The role of the node_modules folder

So the node_modules folder stores all your dependencies. But it also stores any dependencies of those, and so on and so on. So, it’s a tree structure which can be quite deep. An app which uses jQuery and React for example, could look like this:

clip_image002

In this example, jQuery has a dependency on “cache-swap”, which also has its own dependencies in its node_modules folder. And so on..

Modules which are actually used by your code are distributed with your app, so everything works at run time. The bundling mechanism built into the SharePoint Framework tooling takes care of this using webpack.

Ensuring dependencies are tracked with package.json

If the --save flag is also specified when adding a package with npm install, an entry is written into the package.json file in the application’s directory. This goes into the “dependencies” section of the file, and will look something like this:

"jquery": "^3.1.1"

Here’s an example of full package.json file:

clip_image004

Notice the caret (^) in that version number above. I’ll talk about tilde and caret dependencies later. But the purpose of that –save flag is is to ensure that the dependency is recorded. The node_modules folder itself is typically *not* checked-in to source control (in the same way all NuGet packages would not be), partly because it is large and unwieldy. Instead, each developer has a local copy on their machine, and the shared package.json file plays a critical role in ensuring all devs have the same files. When another developer subsequently obtains the files from source control, running the npm install or npm update commands will ensure all dependencies are restored on his/her machine, based on what’s stored in the package.json file.

As I detail in Avoiding dependency issues in SharePoint Framework development, if the developer forgets to track the dependency (with the --save flag or similar), then other devs are likely to be missing the module on their machines and the code will not work for them – they’ll get a missing module error. However, even if developers do always remember to specify the --save flag, you can run into problems in dev because npm uses caret dependencies by default, and these are a form of “floating version” dependency. I won’t discuss the pitfall further here, since we’re all about the fundamental concepts in this post – but related to all this is the whole topic of semantic versioning (known as semver).

A brief summary of semantic versioning

Semver refers to the different kinds of version numbers which can be used by npm packages. The semver page in the npm docs is recommended reading, but I’d say the core things you need to understand are:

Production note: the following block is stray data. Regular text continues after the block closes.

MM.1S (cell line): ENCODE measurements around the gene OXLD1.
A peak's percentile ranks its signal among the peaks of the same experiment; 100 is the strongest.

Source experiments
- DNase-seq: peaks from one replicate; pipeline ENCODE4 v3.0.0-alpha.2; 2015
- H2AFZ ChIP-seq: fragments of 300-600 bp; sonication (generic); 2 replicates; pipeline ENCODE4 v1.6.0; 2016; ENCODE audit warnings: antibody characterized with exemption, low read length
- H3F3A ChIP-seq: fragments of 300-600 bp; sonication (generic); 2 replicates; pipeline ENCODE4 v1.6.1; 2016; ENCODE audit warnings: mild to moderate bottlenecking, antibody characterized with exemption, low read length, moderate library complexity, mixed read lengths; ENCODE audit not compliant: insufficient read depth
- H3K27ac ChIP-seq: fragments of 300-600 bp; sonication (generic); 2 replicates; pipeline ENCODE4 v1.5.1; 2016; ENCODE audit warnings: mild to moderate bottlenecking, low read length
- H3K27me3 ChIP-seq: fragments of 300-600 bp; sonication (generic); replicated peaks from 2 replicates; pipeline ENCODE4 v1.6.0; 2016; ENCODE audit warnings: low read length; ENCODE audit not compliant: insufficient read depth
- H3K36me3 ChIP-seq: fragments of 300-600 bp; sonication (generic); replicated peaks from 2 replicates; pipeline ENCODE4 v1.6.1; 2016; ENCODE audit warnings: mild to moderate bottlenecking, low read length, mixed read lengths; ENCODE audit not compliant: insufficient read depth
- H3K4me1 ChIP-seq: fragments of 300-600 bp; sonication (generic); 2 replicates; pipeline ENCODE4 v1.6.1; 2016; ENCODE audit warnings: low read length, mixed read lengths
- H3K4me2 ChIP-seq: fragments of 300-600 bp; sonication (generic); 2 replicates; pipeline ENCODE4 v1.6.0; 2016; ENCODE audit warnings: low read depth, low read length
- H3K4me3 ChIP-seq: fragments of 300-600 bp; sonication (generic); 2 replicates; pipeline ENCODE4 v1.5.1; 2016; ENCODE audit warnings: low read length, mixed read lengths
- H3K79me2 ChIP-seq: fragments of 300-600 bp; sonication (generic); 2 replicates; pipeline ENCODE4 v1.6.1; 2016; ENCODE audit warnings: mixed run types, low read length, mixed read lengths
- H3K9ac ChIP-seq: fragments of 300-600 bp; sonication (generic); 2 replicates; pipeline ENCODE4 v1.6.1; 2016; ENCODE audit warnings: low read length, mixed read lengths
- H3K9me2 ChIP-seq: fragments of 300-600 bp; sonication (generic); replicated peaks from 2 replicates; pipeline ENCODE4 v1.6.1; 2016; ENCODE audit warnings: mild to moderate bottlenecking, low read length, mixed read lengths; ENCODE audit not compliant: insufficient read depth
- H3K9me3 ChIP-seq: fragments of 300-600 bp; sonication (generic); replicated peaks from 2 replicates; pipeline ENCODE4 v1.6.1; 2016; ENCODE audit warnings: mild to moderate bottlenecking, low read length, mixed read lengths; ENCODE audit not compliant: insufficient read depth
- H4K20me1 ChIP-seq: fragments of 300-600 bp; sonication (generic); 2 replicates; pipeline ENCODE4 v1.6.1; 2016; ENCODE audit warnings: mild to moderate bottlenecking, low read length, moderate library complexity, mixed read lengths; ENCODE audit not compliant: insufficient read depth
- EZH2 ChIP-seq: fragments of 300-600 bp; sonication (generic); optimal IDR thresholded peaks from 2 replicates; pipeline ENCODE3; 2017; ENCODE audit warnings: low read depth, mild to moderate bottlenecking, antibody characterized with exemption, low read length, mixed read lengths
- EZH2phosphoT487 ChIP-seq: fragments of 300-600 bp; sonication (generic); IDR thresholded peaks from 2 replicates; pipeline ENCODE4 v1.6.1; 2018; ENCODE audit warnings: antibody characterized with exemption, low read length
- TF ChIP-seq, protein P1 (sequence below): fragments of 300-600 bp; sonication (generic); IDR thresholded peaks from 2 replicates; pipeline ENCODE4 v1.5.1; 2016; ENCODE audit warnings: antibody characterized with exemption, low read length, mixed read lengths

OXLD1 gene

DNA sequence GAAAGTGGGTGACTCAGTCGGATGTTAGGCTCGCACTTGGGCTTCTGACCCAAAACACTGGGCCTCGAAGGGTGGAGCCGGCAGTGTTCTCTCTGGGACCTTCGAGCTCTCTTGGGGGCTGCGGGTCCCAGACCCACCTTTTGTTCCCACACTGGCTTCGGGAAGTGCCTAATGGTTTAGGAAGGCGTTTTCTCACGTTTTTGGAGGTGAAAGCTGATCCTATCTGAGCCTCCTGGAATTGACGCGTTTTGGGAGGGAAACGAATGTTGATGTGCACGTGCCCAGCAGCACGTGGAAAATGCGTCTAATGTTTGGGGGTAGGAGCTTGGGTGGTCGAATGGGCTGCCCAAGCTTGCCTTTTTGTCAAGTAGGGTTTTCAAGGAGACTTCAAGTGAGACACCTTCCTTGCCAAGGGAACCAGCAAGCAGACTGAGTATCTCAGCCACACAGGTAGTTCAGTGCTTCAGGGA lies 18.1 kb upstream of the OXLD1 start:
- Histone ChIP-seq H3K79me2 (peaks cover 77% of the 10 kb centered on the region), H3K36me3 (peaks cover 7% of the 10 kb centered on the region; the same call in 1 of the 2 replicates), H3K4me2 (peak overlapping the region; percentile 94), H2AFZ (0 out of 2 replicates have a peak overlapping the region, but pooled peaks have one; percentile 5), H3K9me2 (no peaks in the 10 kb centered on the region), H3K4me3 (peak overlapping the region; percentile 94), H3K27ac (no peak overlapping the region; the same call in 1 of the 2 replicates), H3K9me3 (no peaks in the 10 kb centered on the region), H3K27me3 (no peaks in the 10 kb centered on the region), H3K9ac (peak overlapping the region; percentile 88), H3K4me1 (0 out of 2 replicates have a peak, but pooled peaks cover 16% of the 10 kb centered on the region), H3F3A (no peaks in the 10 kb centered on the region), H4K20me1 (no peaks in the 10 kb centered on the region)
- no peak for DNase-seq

• The 3 part version number format i.e. MAJOR.MINOR.PATCH, and the rules for when each number should be updated – see http://semver.org
  • The different forms of version number used in package.json

Version number forms include:

Type

Example

What it does

Caret dependency

^3.1.1

Allows any version on the same major version, i.e. anything below 4.0.0

Tilde dependency

~3.1.1

Allows any version on the same minor version, i.e. anything below 3.2.0

However, my table above is a simplification because npm deals with things differently if there is a zero in the version number. Additionally, npm supports other forms too such as pre-release versions like “1.0.0-alpha.1” and tags. I recommend spending time in the npm docs, but there are LOTS of simplified posts on the internet too if you prefer another format e.g. https://nodesource.com/blog/semver-tilde-and-caret

Setting npm defaults to get consistency across devs

Elsewhere we’ve talked about parameters to pass to npm commands, such as the --save or--save-exact flags used with npm install. However, a useful approach with a dev team can be to set defaults across the team so that each developer does not need to remember a certain flag each time a command is run. This can be done in a couple of ways:

  • Setting environment variables on each machine
  • Using a .npmrc file – at the project, user or global level

I like the idea of using the .npmrc file at the user level (e.g. C:\users\chris\.npmrc on my machine), and ensuring all team members have this in place. By creating/editing this file, I can specify for example that all dependencies should be saved into package.json with *exact* version numbers, rather than caret or tilde dependencies. I can do this by adding the following to my file:

save = true
save-exact = true

Now, when any dev installs a package, the following differences to the default behaviour will occur:

  • The dependency will automatically be added to package.json, even if the dev accidentally forgets the --save flag
  • The dependency will be added with an exact version number, not a caret version number

This is useful, as devs won’t accidentally fall into some of the pitfalls that can come about from the npm defaults.